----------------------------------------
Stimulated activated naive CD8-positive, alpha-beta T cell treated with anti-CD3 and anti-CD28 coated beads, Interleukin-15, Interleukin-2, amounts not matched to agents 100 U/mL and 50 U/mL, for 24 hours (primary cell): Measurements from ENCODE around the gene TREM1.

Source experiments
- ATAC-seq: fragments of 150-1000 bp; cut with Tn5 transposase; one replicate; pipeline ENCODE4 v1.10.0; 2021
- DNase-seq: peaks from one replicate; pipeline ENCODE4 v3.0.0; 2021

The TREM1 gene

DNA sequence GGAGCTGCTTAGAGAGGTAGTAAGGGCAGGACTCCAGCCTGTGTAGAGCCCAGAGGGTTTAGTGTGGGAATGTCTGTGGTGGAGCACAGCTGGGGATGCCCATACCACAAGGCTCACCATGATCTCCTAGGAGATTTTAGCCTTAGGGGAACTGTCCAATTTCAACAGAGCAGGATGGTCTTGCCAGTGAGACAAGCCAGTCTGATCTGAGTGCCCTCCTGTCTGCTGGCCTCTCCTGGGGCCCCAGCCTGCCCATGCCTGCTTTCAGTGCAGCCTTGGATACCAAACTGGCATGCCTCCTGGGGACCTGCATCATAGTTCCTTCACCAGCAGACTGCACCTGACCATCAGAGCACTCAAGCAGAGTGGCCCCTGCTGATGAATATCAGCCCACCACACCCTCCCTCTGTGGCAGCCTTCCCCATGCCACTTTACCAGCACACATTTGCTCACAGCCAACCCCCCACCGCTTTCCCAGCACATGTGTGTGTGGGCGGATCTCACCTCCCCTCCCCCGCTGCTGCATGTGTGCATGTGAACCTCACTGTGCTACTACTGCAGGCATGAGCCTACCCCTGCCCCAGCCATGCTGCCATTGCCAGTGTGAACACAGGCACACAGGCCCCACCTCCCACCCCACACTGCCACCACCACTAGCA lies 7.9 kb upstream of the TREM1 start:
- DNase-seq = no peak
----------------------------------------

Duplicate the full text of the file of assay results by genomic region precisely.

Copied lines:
Stimulated activated naive CD8-positive, alpha-beta T cell treated with anti-CD3 and anti-CD28 coated beads, Interleukin-15, Interleukin-2, amounts not matched to agents 100 U/mL and 50 U/mL, for 24 hours (primary cell): Measurements from ENCODE around the gene TREM1.

Source experiments
- ATAC-seq: fragments of 150-1000 bp; cut with Tn5 transposase; one replicate; pipeline ENCODE4 v1.10.0; 2021
- DNase-seq: peaks from one replicate; pipeline ENCODE4 v3.0.0; 2021

The TREM1 gene

DNA sequence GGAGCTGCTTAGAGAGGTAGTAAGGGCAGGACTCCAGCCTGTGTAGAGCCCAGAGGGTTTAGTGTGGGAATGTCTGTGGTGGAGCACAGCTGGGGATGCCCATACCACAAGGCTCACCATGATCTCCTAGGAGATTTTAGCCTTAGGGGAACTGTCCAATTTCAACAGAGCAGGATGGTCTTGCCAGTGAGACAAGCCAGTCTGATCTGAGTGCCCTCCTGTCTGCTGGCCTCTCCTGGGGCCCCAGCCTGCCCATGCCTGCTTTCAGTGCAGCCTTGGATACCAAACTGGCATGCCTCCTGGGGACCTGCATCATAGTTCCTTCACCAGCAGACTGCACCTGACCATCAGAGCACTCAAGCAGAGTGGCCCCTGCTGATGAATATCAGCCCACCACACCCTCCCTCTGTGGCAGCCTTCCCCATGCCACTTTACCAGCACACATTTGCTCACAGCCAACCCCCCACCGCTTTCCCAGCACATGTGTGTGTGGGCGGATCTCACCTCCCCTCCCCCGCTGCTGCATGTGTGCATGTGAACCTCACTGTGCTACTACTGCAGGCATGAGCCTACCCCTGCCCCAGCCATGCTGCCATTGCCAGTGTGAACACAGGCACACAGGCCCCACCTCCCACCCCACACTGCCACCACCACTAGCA lies 7.9 kb upstream of the TREM1 start:
- DNase-seq = no peak